From the desks of the Hotel News Now editorial staff:
- RLH Corporation’s Mount resigns
- Huazhu, Deutsche to grow more through deal
- Economists uncertain about hiring outlook
- US-China trade truce might not help some hotels
- Hotels participate in international Barter Week
RLH Corporation’s Mount resigns: RLH Corporation announced President and CEO Greg Mount has resigned from his role, effective immediately, according to a news release. He will also step away from the company’s board of directors.
In the release, Bob Wolfe, chairman of the board, said, “The board recognizes the operational performance of the company has not progressed as anticipated. Action was necessary, starting with a search for a new CEO. The board is committed to creating shareholder value.”
RLHC’s board of directors will begin the search for a new CEO as soon as possible. A management committee of executives will oversee operations until a new CEO is appointed, the release states. Members of the committee include Gary Sims, EVP and COO; Julie Shiflett, EVP and CFO; and Thomas L. McKeirnan, EVP and general counsel.
Huazhu, Deutsche to grow more through deal: Huazhu Group’s pending acquisition of German company Deutsche Hospitality gives both companies opportunity to accelerate growth, executives told HNN’s Bryan Wroten.
Deutsche Hospitality CEO Thomas Willms said the deal will allow his company to fulfill a plan to reach 250 hotels by 2024 “by strengthening its competitive position in Europe, the Middle East and the African market and now also in Asia,” he said.
Deutsche Hospitality will retain its DNA after the deal closes, and the future of the combined companies “will represent the combined strength of European hospitality, German quality and Asian speed,” Huazhu Executive Vice-Chairlady Jenny Zhang told HNN.
Zhang has served as CEO since 2015 but received her new title with the reappointment of founder and executive vice chairman Ji Qi as CEO, according to a news release. The changes were made to “support the company’s accelerated growth strategy,” Wroten writes.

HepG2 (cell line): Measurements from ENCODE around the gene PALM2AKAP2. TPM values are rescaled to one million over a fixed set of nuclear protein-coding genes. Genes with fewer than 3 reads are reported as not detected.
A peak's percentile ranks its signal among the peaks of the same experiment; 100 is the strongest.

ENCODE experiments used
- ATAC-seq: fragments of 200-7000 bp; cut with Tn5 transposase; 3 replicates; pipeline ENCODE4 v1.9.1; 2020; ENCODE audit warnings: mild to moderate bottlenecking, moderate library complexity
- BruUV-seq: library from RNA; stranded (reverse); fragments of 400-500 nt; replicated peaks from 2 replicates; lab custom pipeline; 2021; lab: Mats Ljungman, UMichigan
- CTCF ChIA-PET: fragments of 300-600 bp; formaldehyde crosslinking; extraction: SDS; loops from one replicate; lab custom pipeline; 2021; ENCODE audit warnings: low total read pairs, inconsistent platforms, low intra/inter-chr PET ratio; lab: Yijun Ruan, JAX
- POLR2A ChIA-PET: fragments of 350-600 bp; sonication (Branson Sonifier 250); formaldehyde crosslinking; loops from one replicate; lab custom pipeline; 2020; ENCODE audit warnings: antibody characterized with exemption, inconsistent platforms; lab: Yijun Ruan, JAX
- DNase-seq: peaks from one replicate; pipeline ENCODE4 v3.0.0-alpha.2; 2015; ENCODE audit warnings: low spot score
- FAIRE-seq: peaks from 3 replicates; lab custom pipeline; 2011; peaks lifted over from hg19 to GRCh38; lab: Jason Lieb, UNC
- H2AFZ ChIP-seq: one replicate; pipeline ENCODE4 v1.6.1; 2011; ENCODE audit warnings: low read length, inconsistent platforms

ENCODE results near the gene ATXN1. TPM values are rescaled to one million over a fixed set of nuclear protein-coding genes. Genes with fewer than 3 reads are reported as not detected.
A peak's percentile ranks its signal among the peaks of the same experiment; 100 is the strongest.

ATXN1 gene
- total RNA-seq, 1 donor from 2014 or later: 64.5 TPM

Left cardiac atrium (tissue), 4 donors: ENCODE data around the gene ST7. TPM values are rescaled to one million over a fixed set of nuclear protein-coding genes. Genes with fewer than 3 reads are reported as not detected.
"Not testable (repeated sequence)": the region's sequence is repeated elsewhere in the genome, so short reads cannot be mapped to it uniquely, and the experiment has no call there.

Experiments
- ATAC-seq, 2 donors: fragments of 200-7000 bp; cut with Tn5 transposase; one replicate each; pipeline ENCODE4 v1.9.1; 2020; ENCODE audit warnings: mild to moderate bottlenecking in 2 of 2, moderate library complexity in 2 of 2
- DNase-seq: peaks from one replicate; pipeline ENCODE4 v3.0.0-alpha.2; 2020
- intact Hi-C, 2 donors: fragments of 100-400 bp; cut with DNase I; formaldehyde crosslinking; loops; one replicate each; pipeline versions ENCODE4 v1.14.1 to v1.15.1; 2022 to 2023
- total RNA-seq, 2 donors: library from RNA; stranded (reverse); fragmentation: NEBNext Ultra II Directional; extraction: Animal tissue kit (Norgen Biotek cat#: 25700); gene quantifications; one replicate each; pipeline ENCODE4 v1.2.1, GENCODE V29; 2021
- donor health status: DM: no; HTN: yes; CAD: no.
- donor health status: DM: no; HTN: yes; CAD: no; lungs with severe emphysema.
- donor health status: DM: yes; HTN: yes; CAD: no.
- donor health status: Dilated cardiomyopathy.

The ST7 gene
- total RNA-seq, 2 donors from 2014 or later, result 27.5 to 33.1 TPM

Economists uncertain about hiring outlook: Economists surveyed by The Wall Street Journal were “split over whether the recent hiring slowdown reflects primarily a shortage of workers or softening demand for labor, a sign of continuing uncertainty about the outlook,” the news outlet reports.
The survey showed that 45.3% of economists blamed the slowdown on the tight labor market while 37.7% said the issues was the “ebbing desire to expand payrolls.”
The first explanation would indicate that the expansion of the economy would continue if more workers can be brought into the labor force from the sidelines.
“The other explanation could indicate employers are becoming more cautious about hiring for a variety of reasons—perhaps because of slowing global growth or other uncertainties, or because they see weakening domestic demand for goods and services—which could portend a loss of U.S. economic momentum in the months ahead,” the news outlet writes.
U.S-China trade truce might not help some hotels: Some hoteliers in the U.S. have been dealing with turmoil involving China, which includes the protests in Hong Kong and uncertainty around a trade deal. While a trade deal between the U.S. and China might be near, “the cost may not be easy to make up for,” Bloomberg reports.
Marriott International, Hyatt Hotels Corporation and Hilton reported declines in revenue per available room in Hong Kong during the third quarter.
Bloomberg Intelligence analyst Brian Egger told the news outlet things could get easier for companies if a trade agreement happens and the crisis in Hong Kong ends.
“Generally speaking, more harmonious geopolitical conditions will lend itself to more favorable travel conditions,” Egger told the news outlet.
Hotels participate in international Barter Week: Hotels around the world are participating in the second international Barter Week from 18-24 November, which calls for hoteliers to “offer free stays to guests in exchange for sharing skills or goods,” The Guardian reports.
Hotels make a list of “wishes,” which include carpentry and decorating skills, social media knowledge and web expertise. Potential guests are then invited to make an offer.
“Properties range from an eco-retreat in Bulgaria that is looking for someone with woodworking skills to help build a reiki room in its garden to a Sri Lankan hotel-spa hoping to find an expert in search engine optimization and a Torquay guesthouse in need of a painter and decorator,” the news outlet writes.
Compiled by Danielle Hess.